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The Right Stuff (1983), Philip Kaufman, A+

Jordan | Jordan Hoffman's Movie Journal | Tuesday, December 19th, 2006


The Right Stuff is one of those few examples of the movie being better than the book. That’s because Tom Wolfe’s book has the specific distinction of being told from Tom Wolfe’s point-of-view. This makes for good reading, but you’ve always got that voice. Kaufman’s film has the best of both worlds. He can dip into some Wolfe schtick periodically (there are bits of dialogue lifted directly) but then he can go off and do his own thing. I first saw The Right Stuff when I was nine years old and I’ve never been the same. I’ve since read many books about the Space Race (the best for a introductory & full overview, I feel, is James Schefter’s “The Race: The Complete True Story of How America Beat Russia to the Moon”) and what anyone who knows anything will tell you is that “The Right Stuff” (Wolfe’s or Kaufman’s) is only, say, the first act. The whole driving force of the early space days, the specific goal that had to be reached to “beat the Russians,” was getting a man on the moon. This is downplayed, because to tell that whole story you’d need a ten hour movie. What we have instead is character exploration of the seven original astronauts, plus the one who wasn’t chosen, Chuck Yeager. (Read Kerry Dye’s entertaining review of this aspect of the film.) But what I want to talk about is Bill Conti’s score. At age nine, I had never been exposed to that kind of music before. In my memory, the sound systems at theaters were much better and louder back then (probably not true.) Conti’s score, the epitome of symphonic chutzpah, louder than an Atlas rocket . . .who ever had the guts to blast that many French Horns in a movie score before? This is, I strongly believe, the greatest original film score ever written.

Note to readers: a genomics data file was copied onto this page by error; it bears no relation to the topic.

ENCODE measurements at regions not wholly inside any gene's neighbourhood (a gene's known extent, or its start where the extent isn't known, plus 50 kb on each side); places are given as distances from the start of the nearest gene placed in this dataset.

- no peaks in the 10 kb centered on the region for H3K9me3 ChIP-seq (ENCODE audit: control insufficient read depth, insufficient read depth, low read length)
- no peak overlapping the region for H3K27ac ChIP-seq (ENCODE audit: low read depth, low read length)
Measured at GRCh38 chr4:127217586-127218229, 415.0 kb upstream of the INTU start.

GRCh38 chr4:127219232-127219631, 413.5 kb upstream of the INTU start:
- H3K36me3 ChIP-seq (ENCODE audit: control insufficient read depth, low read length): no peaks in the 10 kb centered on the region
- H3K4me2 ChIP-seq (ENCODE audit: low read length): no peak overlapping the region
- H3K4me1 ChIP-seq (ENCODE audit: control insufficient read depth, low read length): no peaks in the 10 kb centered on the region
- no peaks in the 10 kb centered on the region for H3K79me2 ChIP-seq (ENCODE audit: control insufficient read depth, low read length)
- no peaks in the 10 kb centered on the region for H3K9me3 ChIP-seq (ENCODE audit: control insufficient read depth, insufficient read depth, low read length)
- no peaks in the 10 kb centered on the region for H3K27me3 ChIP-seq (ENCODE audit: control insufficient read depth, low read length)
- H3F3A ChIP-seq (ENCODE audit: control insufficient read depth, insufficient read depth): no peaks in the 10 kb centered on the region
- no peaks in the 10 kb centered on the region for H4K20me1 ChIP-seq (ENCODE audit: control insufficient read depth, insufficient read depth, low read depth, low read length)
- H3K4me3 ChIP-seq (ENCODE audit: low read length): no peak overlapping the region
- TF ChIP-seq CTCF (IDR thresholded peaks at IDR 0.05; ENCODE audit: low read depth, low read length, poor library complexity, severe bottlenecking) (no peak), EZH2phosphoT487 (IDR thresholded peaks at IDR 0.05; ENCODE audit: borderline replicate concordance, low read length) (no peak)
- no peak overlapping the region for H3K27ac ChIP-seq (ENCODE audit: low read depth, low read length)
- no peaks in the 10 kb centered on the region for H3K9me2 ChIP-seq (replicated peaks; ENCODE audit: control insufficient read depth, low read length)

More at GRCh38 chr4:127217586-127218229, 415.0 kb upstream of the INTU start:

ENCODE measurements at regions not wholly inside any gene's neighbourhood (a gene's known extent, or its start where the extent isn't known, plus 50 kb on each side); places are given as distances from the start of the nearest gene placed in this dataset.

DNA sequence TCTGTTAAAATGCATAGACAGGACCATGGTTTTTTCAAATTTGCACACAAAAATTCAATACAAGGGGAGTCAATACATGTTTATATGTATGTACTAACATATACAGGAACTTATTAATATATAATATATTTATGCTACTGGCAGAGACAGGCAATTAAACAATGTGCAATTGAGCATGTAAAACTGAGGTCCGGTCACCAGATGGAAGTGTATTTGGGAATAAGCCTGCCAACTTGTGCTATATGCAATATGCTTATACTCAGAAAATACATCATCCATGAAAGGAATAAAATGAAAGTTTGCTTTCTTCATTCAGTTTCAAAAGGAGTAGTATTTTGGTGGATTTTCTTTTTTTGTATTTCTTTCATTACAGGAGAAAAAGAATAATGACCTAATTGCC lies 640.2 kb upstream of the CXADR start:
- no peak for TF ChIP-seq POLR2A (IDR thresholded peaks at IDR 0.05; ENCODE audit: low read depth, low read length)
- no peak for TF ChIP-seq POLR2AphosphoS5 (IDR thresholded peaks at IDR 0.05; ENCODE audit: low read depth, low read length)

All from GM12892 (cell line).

The photo up top? My favorite moment in a movie, period. Yeager, faced with irrelevance, charges upward to see just how far he can push the envelope. Assumed dead a startled ambulance driver points to a figure by the crash site. “Is that a man?” The rejoinder, “You’re damn right it is!”


  1. I thought the movie was a little cheesy — shoot me. There’s just no way any movie is going to beat a non-fiction Tom Wolfe book, at least his early stuff. The Right Stuff was another in a long line of brilliant works that must have taken years to research – I’d read those books and think, “Jesus Christ, how does this guy KNOW these things?” And I gather it was by assiduously listening to the learned people he was talking to and taking a serious amount of time to digest all the little details and intricacies of his subject matter. Very few people came near Wolfe in that sense of nailing down some serious research on top of being a great writer with a strong, recognizable voice. Plenty of books are as well researched as his, but very few have that sort of vibrant writing voice that’s all his.

    (His fiction is hit or miss, although again, a lot of the sequences in his works of fiction, especially when they involve prison, are pretty amazing. Bonfire of the Vanities was a pretty sharp piece of work — can’t say his other fiction is anywhere near as good.)

    Surprised no one has ever though to make Electric Kool-Aid Acid Test into a movie — seems to me it would make a lot more sense than both Naked Lunch and Fear and Loathing (although Terry Gilliam did nail it).

    Comment by Bill R — December 19, 2006 @ 8:52 pm

  2. Interesting point of view.Thanks for the post. – Were it offered to my choice, I should have no objection to a repetition of the same life from its beginning, only asking the advantages authors have in a second edition to correct some faults in the first. – Benjamin Franklin 1706 – 1790

    Comment by Jesse Jarett — May 12, 2010 @ 2:25 pm

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